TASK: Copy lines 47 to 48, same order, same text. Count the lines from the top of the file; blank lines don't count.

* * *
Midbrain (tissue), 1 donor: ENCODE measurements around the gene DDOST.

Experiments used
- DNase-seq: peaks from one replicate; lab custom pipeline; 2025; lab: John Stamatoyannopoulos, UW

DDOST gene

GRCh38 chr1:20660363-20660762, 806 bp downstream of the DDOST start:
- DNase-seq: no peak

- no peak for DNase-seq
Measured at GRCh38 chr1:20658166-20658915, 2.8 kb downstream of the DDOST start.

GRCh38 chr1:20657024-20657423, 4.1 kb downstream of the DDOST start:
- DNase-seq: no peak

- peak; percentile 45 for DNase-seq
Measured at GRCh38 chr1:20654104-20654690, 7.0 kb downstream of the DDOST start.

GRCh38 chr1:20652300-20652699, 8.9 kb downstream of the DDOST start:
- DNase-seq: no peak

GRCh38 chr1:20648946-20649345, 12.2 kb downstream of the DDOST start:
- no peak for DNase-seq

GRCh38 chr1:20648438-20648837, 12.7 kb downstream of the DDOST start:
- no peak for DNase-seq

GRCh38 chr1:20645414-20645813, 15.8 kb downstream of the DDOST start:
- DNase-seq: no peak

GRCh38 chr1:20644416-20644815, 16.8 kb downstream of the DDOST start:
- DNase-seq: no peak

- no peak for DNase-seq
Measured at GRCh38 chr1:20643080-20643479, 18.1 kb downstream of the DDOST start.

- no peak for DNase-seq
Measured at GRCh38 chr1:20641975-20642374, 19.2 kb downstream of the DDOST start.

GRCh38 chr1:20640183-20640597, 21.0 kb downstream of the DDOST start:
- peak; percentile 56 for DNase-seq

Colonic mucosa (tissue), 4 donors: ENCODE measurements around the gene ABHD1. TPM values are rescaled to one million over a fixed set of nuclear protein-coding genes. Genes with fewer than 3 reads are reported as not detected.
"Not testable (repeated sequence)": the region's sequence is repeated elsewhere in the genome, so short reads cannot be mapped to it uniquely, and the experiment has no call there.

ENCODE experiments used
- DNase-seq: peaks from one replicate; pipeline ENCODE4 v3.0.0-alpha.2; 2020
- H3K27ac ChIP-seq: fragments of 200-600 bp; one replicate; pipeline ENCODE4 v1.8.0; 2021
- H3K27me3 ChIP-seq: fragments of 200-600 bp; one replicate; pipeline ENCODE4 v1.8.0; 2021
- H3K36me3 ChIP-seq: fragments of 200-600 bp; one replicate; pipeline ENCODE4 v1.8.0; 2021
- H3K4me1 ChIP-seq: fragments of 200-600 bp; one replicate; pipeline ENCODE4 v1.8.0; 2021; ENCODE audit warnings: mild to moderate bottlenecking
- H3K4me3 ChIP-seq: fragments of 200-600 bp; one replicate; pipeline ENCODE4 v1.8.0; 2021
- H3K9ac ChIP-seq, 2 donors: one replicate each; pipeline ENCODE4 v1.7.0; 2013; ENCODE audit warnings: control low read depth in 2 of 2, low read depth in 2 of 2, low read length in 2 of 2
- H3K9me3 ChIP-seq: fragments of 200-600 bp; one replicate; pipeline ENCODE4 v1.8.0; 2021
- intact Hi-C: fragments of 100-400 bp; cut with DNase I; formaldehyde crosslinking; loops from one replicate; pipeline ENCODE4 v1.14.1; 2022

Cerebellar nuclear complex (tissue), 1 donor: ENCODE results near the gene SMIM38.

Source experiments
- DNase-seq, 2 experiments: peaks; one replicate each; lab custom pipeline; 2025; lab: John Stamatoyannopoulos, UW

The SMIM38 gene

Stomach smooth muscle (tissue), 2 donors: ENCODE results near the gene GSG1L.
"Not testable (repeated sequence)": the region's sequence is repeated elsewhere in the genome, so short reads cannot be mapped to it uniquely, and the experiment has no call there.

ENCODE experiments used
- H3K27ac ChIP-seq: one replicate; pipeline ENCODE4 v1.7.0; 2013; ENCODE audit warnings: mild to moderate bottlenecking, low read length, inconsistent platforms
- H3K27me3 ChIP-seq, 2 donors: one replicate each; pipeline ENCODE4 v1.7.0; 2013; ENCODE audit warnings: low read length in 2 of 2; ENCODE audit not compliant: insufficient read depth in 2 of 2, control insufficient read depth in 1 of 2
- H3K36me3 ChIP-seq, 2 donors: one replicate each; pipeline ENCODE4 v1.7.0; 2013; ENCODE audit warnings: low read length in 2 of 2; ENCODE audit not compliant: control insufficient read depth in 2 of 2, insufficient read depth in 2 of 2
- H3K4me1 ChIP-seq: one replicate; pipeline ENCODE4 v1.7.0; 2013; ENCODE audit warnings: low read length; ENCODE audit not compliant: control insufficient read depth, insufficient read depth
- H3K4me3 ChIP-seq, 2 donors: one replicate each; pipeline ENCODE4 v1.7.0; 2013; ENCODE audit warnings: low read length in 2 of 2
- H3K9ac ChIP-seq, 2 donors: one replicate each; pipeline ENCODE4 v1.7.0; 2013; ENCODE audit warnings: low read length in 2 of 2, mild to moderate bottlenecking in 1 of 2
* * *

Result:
ENCODE experiments used
- H3K27ac ChIP-seq: one replicate; pipeline ENCODE4 v1.7.0; 2013; ENCODE audit warnings: mild to moderate bottlenecking, low read length, inconsistent platforms